When police officers arrived and knocked on the door, Holmes opened the door and calmly walked toward the officers to be handcuffed. After the officers placed Holmes in their patrol car, they conducted a safety sweep of the house and found Smith. At 5:52 a.m., Officer Travis Easter asked Holmes who lived in the residence. Holmes responded that he lived in the residence, but it was Smith's house. Easter asked Holmes if he was willing to sign a consent to search the home form so that the lab personnel could examine the scene. Holmes agreed to sign. The officers took Holmes out of the patrol car, unhandcuffed him, and Holmes signed the consent to search. Easter then placed Holmes back into the patrol car and transported him to the police station for questioning. The only conversations between Easter and Holmes pertained to the heat temperature in the car, if Holmes' dog was loose, and a squeaking noise Holmes heard from a nearby car. The defendant initiated each conversation.

At 6:06 a.m., Easter placed Holmes in an interview room. At 7:15 a.m., Detectives Joseph Schroeder and Blake Mumma entered the room. Schroeder observed that Holmes was quiet, subdued, and had his hands around his face as if he was resting his head on them. In order to establish a rapport with Holmes, Schroeder obtained Holmes' personal history information using a standard form which included name, address, date of birth, social security number, employment history, family history, place of birth, prior arrests, height, weight, military background, and schooling. In addition, Schroeder questioned Holmes about his relationship with Smith.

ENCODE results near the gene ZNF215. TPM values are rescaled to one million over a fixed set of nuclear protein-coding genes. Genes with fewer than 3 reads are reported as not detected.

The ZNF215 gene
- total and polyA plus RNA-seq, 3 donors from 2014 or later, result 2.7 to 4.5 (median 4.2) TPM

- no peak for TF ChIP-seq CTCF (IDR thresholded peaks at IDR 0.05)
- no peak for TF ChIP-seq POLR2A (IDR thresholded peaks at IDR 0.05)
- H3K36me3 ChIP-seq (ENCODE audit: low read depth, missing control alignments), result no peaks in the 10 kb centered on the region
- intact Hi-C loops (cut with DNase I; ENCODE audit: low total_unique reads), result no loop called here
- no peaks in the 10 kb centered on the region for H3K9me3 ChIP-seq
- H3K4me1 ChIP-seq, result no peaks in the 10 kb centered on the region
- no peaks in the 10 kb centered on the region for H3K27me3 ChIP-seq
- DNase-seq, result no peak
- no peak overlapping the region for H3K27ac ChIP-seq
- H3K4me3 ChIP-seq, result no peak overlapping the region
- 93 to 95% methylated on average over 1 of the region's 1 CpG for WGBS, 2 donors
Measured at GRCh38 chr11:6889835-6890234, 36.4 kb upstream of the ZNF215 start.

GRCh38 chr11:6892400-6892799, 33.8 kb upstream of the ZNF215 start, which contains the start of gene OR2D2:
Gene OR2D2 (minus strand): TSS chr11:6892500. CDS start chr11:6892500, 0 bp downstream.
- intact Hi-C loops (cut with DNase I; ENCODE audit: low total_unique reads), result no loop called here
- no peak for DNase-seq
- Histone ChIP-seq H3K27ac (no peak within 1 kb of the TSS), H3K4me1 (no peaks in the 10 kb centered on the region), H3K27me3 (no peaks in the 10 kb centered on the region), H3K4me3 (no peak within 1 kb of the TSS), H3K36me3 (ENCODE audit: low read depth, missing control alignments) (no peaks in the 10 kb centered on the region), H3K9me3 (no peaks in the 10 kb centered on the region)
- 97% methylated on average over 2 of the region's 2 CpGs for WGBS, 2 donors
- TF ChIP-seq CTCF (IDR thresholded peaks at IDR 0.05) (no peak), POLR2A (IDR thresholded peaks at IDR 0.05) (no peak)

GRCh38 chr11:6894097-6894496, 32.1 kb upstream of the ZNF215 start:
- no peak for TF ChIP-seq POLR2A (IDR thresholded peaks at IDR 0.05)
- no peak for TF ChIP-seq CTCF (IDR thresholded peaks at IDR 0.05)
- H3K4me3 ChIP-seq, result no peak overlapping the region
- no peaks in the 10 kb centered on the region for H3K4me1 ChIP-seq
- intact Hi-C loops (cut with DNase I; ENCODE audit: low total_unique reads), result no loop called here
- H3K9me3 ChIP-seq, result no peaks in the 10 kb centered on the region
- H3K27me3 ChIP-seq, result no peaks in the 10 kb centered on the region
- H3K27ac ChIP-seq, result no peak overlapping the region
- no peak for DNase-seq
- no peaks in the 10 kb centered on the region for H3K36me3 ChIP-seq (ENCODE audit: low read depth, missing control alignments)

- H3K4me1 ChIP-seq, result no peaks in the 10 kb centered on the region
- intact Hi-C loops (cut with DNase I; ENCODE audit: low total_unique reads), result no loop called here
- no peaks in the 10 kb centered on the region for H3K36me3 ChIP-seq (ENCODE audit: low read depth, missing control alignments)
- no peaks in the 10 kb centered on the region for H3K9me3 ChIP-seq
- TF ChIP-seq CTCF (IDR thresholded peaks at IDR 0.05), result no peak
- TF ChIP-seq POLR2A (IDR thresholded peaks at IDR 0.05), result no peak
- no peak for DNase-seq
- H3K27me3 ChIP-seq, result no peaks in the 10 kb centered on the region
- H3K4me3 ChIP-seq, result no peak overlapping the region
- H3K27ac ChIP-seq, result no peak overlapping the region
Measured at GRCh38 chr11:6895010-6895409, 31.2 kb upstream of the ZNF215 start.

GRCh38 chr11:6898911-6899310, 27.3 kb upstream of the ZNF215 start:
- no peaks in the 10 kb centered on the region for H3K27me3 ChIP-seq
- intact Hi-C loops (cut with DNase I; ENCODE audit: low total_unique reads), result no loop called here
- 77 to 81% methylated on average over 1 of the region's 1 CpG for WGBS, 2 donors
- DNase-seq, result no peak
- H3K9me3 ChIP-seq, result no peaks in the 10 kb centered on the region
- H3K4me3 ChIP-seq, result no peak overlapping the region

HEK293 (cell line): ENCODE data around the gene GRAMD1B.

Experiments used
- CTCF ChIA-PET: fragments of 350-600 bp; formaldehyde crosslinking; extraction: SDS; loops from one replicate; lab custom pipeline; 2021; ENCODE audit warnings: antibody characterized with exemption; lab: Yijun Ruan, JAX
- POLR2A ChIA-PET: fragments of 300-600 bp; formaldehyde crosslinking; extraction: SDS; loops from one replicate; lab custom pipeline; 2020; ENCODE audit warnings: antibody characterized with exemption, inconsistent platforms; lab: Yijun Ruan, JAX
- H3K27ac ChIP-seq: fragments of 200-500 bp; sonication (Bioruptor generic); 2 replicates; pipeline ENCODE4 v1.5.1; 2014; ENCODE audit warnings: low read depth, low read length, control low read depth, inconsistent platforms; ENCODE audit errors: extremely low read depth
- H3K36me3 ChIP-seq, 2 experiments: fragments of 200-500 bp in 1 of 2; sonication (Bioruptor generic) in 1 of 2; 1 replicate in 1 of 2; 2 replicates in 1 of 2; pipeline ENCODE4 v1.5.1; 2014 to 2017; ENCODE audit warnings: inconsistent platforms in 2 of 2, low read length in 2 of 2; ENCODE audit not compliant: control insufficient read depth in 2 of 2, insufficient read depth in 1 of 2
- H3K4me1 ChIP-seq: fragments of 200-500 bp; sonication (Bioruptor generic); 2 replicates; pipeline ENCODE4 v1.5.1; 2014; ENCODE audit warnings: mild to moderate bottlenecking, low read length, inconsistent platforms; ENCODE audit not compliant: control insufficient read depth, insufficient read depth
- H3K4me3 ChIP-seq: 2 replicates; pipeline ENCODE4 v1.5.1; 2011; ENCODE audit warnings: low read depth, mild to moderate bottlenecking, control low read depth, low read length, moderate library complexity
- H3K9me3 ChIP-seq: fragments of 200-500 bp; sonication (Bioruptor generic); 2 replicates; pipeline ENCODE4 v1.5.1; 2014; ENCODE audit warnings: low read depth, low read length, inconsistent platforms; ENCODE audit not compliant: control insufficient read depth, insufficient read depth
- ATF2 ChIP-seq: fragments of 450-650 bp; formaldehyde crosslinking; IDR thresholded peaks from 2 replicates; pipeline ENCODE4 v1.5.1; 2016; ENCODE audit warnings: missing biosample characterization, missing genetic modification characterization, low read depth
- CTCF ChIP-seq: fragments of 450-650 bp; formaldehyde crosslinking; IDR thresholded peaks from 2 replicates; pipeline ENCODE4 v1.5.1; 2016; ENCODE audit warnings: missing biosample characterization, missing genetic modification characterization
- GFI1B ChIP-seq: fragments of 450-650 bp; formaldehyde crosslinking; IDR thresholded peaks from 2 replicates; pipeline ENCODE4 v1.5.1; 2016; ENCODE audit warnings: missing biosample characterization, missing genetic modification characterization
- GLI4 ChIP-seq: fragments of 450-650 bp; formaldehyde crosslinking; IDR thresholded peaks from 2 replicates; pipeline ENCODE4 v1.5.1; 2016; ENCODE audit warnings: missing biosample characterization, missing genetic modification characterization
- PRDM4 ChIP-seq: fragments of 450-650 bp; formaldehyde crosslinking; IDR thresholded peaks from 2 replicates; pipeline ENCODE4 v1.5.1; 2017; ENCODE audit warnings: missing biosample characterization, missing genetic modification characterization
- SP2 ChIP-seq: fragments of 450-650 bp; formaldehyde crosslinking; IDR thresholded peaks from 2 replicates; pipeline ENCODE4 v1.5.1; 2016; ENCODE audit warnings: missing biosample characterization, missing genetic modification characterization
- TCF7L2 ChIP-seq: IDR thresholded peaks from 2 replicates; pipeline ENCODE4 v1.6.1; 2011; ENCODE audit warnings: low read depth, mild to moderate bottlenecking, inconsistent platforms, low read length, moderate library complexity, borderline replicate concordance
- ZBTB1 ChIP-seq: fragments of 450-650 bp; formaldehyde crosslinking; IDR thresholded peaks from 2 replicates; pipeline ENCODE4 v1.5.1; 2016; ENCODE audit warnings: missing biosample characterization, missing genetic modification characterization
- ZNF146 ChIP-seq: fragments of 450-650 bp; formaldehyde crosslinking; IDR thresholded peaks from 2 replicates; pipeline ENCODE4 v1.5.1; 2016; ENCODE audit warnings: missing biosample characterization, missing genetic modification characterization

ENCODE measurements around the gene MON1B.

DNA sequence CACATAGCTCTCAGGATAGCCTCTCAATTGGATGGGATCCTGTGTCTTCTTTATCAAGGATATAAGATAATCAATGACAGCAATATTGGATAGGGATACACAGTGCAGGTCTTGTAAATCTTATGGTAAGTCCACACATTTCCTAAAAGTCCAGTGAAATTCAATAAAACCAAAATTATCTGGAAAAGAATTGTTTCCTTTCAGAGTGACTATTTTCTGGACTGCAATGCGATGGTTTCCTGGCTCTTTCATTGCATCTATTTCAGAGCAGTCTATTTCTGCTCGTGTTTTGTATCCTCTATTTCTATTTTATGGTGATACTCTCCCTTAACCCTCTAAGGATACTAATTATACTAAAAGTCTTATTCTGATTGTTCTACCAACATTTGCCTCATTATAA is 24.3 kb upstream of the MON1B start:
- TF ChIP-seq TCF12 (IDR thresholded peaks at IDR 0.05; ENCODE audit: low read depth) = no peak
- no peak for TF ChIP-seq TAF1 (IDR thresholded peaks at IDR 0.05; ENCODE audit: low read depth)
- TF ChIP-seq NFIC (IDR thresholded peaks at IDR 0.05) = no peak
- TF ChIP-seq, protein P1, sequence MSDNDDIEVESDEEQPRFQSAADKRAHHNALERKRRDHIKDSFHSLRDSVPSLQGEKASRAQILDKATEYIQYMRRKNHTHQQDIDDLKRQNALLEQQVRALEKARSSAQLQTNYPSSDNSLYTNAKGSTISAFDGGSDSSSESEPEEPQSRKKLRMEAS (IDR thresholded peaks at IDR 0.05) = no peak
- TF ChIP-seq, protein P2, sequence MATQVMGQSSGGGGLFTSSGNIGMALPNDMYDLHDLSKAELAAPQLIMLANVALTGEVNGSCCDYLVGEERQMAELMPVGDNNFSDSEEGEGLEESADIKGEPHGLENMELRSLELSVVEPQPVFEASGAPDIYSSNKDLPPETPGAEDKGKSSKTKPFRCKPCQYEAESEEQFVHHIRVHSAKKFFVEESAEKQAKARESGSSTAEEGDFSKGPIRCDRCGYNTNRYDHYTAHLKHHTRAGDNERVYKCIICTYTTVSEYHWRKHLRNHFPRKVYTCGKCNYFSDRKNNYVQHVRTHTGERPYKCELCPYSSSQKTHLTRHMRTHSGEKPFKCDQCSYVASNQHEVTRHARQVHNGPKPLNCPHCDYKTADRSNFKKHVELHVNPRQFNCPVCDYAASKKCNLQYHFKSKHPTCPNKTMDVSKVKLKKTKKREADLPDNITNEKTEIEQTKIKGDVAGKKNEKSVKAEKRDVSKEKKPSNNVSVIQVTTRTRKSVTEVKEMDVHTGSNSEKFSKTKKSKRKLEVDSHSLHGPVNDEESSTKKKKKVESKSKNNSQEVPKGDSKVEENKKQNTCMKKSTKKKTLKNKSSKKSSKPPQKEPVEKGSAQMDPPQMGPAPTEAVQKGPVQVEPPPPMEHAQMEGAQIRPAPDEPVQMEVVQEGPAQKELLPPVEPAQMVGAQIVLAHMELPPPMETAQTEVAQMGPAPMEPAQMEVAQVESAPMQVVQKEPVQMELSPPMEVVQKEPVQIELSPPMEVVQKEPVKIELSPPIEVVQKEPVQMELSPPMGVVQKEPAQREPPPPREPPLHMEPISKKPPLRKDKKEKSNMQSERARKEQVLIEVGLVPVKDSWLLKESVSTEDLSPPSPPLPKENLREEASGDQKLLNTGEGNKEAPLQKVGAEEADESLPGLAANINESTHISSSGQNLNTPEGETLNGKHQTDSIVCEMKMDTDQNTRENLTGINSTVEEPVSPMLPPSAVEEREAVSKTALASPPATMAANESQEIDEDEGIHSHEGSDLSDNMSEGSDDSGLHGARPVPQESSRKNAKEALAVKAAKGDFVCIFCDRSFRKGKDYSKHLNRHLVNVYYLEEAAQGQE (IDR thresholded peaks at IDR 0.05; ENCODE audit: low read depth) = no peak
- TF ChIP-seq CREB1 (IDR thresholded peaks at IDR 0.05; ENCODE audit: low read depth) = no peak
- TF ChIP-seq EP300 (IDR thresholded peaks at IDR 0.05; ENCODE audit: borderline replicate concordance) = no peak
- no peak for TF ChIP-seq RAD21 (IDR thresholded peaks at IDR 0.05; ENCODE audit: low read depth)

After the 5-to 10-minute personal information interview, Schroeder advised Holmes of his Miranda rights, reading verbatim from a "Your Rights" form, and Holmes signed the Miranda waiver. When the detectives questioned Holmes about the shooting, Holmes shook his head and said, "I think I'll just quit talking, I don't know." Mumma redirected the interrogation, and Holmes continued to talk. The interrogation ended around 10 a.m. Before the detectives left, Mumma presented Holmes with a consent to search his person form in order to obtain scrapings and wipings from his body. Holmes signed the consent.

On March 9, 1999, Holmes was charged with one count each of first-degree murder and criminal possession of a firearm. On September 3, 1999, Holmes filed a motion to suppress the statements made during the interrogation and the evidence gathered from the consent to search his person. The court held an evidentiary hearing and overruled the motion, finding that the statements, waiver of rights, and consent to search were all given voluntarily and knowingly. On September 15, 1999, a jury convicted Holmes of both counts. Holmes appealed, and on November 9, 2001, this court reversed the jury convictions and remanded his case to the district court for a new trial based on prosecutorial misconduct.